Apr 17, 2014 9:32 PM by Allison Bourne-Vanneck

Teen parenting program hits snag

There has been a setback for the Lafayette Parish School System's new teen parenting program. It was supposed to be fully operational in January, but now it may not be complete until next school year.

Sixteen-year-old Olivia Armstead is the mother of fraternal twins Rylie and Kylie. Armstead, an honor student, says having child care at school would be a big help.

"Sometimes as a teen mom in school, you miss school for doctor's appointments, your baby might be sick," Armstead said. "And also knowing that you child is right there makes you feel better."

Last year Armstead, along with several other teenage parents, were told child care would be offered at Northside High School. But while the building is complete, it hasn't yet passed all the inspections by the Department of Health and Hospitals.

"They're waiting to look at a certain part of our building that they want us to change, and we've asked for a waiver on it," said Lafayette Parish Schools Superintendent Pat Cooper. "So we're being held up with that."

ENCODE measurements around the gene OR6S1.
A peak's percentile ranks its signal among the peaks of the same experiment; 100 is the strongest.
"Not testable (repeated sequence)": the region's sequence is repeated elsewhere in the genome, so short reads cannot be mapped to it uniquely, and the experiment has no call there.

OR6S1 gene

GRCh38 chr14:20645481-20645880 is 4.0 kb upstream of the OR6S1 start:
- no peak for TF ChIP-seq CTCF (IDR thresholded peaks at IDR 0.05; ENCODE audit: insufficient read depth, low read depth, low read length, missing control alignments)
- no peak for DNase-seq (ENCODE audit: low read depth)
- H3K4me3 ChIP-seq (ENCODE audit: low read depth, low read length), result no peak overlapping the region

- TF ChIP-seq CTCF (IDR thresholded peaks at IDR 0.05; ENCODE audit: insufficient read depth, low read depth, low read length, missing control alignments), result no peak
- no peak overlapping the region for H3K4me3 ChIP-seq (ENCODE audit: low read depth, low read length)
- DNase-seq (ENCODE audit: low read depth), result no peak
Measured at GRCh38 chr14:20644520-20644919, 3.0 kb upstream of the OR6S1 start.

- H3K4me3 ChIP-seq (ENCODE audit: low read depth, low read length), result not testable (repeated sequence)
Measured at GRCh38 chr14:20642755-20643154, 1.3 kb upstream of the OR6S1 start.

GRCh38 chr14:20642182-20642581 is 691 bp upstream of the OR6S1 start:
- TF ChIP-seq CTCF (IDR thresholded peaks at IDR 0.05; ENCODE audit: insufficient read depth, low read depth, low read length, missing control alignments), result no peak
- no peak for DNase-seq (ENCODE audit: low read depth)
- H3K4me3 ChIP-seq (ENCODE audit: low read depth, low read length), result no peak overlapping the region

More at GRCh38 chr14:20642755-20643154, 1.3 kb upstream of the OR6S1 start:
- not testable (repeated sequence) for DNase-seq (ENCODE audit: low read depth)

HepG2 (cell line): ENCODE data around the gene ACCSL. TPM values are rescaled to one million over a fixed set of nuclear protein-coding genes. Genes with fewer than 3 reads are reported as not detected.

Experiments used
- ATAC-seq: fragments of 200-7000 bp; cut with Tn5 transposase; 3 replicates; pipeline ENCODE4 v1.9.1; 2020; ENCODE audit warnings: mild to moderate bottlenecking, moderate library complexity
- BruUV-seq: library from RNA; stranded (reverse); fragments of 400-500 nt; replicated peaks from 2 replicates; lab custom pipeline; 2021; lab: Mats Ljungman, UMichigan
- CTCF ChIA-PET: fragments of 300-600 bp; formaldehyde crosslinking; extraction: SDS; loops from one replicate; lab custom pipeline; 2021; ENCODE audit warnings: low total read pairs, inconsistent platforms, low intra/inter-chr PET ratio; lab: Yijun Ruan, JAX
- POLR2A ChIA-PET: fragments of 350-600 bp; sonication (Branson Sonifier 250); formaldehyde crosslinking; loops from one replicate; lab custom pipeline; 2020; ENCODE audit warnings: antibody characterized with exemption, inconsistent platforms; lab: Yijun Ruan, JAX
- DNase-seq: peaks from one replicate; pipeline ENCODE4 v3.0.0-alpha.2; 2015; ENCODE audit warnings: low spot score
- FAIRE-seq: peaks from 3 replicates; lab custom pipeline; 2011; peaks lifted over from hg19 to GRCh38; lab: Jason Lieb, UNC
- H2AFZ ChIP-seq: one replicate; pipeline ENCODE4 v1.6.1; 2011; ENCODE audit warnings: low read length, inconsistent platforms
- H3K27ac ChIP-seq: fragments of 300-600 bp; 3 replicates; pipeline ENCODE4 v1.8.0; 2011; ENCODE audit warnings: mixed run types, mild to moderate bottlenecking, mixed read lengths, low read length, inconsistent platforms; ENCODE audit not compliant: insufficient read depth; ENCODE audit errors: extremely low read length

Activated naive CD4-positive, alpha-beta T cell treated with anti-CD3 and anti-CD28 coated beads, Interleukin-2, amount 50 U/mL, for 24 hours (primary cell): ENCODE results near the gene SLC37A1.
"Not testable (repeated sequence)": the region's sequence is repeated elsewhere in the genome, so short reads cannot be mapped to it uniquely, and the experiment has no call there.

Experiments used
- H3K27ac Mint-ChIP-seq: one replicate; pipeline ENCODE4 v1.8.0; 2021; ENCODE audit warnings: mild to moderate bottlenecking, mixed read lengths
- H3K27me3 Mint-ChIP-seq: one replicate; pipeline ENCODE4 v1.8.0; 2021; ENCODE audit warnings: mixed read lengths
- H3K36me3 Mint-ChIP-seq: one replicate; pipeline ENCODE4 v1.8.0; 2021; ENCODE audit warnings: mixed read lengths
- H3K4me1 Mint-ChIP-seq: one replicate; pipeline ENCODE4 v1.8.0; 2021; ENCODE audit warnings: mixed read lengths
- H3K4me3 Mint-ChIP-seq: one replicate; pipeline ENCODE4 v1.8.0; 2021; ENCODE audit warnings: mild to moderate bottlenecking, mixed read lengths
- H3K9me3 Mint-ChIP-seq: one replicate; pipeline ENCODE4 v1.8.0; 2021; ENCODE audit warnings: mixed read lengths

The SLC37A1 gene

Thirteen moms at Northside High School are currently enrolled in the parenting program. However, only seven are active and attend parenting classes because it's difficult for other teenage mothers to find child care.

Cooper said any concerns that this service will promote teen pregnancy is false.

"We don't want folks to think that, well, we're going to reward these girls, they're going to have babies because they know they can have free child care," Cooper said. "That's not how this works."

According to the Lafayette Parish School System, there are currently about 300 teen mothers in Lafayette Parish.. Cooper said he hopes the teen parenting program will help that number drop. The program includes not only provides parenting classes, but it also promotes abstinence.

"It's a really good program," Armstead said. "I don't know why people keep downing it. It's a good program it really helps us."

The Lafayettte Parish School Board approved $100,000 for the school system to create the buildings for the Child Care Center. Statistics show the Louisiana ranks eighth in the nation in teen pregnancy.



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